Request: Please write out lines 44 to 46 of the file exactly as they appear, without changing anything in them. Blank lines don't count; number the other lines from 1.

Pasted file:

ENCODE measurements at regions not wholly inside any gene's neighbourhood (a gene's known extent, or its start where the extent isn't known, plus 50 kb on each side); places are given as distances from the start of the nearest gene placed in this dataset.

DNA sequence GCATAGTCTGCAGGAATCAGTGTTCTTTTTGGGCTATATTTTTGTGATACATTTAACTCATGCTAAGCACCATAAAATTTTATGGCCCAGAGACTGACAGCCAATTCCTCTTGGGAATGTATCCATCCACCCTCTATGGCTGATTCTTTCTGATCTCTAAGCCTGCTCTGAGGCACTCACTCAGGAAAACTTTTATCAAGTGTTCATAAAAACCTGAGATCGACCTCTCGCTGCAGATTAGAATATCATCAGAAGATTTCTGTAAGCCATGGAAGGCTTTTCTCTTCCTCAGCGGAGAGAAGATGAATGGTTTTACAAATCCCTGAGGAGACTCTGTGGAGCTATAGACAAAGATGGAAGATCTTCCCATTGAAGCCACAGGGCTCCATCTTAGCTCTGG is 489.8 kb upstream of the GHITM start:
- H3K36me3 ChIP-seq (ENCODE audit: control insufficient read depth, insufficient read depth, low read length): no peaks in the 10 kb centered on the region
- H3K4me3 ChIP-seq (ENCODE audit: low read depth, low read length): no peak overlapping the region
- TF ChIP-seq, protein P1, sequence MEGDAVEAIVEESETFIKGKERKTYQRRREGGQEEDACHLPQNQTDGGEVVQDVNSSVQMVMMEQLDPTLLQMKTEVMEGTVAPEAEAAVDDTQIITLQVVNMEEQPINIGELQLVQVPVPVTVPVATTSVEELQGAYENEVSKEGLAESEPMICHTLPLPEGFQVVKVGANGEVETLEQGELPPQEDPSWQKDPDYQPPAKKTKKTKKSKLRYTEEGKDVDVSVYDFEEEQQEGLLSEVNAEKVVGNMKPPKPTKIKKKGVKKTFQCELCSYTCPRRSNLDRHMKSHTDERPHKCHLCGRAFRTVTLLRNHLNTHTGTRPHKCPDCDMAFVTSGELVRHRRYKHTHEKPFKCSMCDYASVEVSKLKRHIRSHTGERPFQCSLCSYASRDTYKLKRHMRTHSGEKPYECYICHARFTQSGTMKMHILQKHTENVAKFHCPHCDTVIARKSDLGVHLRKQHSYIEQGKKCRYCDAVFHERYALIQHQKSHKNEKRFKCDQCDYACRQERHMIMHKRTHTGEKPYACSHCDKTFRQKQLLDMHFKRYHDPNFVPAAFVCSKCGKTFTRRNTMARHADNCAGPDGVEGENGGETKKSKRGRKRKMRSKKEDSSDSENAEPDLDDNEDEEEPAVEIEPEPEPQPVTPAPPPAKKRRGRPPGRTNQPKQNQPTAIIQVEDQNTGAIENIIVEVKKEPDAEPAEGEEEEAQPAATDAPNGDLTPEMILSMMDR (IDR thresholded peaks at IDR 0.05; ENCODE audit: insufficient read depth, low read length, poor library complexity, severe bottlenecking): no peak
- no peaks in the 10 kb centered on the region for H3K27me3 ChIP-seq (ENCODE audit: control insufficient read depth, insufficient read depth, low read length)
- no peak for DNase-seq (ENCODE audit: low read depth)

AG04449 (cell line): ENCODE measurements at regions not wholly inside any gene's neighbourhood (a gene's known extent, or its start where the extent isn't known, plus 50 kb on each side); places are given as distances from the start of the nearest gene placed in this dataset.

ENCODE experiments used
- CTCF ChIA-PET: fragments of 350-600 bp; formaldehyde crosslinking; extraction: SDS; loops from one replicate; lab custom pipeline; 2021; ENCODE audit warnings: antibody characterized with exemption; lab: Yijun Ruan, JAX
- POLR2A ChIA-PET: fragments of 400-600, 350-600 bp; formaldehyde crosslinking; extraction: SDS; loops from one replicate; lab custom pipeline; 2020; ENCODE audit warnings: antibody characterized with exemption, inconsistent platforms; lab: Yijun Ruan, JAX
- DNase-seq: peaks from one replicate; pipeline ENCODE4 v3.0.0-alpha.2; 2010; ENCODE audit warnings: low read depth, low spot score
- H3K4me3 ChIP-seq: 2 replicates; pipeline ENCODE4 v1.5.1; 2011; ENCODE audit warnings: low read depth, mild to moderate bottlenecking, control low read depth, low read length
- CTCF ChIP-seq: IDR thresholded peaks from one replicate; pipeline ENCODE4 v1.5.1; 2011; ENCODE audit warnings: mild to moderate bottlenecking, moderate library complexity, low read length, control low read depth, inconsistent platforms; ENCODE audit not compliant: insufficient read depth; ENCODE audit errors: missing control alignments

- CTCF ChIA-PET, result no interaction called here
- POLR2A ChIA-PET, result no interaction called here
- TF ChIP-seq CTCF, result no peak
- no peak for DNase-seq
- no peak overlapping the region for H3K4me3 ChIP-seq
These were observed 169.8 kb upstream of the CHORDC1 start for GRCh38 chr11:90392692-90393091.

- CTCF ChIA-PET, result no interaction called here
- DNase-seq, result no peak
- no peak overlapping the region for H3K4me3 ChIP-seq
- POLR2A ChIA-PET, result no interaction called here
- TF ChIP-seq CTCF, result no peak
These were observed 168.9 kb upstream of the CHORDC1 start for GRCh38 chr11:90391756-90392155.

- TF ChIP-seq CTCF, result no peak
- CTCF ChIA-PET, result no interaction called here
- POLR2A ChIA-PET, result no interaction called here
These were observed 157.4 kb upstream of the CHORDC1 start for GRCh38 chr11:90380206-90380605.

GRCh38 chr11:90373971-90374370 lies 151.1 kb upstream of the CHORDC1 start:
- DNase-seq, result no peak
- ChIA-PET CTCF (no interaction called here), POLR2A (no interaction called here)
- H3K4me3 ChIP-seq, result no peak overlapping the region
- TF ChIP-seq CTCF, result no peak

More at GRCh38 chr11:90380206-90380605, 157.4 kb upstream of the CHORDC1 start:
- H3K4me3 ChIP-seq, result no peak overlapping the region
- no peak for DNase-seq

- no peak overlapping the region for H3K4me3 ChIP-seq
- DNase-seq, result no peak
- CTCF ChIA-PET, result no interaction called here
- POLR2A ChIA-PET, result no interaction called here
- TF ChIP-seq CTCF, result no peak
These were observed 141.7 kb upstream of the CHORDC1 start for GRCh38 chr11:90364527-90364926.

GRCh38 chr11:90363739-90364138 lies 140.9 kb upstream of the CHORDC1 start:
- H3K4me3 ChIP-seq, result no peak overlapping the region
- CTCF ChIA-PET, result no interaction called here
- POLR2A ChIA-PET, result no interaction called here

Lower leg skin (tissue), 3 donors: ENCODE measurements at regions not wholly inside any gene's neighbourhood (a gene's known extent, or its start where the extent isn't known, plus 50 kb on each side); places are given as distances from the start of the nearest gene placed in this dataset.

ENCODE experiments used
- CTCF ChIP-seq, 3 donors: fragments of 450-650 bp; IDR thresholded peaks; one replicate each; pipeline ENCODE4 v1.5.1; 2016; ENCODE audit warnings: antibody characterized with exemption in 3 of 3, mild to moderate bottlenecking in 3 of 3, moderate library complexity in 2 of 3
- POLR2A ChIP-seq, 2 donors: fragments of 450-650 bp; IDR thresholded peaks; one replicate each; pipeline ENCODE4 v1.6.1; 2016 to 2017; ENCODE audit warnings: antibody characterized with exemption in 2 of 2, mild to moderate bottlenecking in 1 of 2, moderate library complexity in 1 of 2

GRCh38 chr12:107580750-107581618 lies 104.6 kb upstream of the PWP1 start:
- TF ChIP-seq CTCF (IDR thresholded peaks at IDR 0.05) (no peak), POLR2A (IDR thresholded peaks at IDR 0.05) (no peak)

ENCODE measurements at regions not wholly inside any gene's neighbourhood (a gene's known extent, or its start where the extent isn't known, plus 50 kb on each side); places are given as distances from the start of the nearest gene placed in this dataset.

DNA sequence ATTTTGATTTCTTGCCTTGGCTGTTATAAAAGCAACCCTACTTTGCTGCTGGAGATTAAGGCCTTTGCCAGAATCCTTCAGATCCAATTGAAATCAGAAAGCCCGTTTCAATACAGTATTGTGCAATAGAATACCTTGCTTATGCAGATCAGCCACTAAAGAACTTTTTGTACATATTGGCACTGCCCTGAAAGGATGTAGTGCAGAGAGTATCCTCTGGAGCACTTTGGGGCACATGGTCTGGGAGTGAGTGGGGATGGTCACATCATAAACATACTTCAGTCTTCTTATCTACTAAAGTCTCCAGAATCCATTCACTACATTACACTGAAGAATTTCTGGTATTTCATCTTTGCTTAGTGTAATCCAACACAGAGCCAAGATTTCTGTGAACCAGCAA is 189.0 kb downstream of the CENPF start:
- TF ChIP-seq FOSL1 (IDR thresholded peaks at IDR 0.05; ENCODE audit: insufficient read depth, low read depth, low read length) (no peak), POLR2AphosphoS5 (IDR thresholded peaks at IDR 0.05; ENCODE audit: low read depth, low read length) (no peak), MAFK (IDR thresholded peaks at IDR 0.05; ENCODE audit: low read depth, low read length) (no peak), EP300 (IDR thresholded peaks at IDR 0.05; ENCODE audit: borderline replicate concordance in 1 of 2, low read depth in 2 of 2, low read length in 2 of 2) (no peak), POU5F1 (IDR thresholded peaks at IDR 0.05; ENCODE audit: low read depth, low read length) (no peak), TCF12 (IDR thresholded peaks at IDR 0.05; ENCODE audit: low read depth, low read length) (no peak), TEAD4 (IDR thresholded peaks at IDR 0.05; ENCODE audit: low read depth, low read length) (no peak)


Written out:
These were observed 141.7 kb upstream of the CHORDC1 start for GRCh38 chr11:90364527-90364926.

GRCh38 chr11:90363739-90364138 lies 140.9 kb upstream of the CHORDC1 start:
- H3K4me3 ChIP-seq, result no peak overlapping the region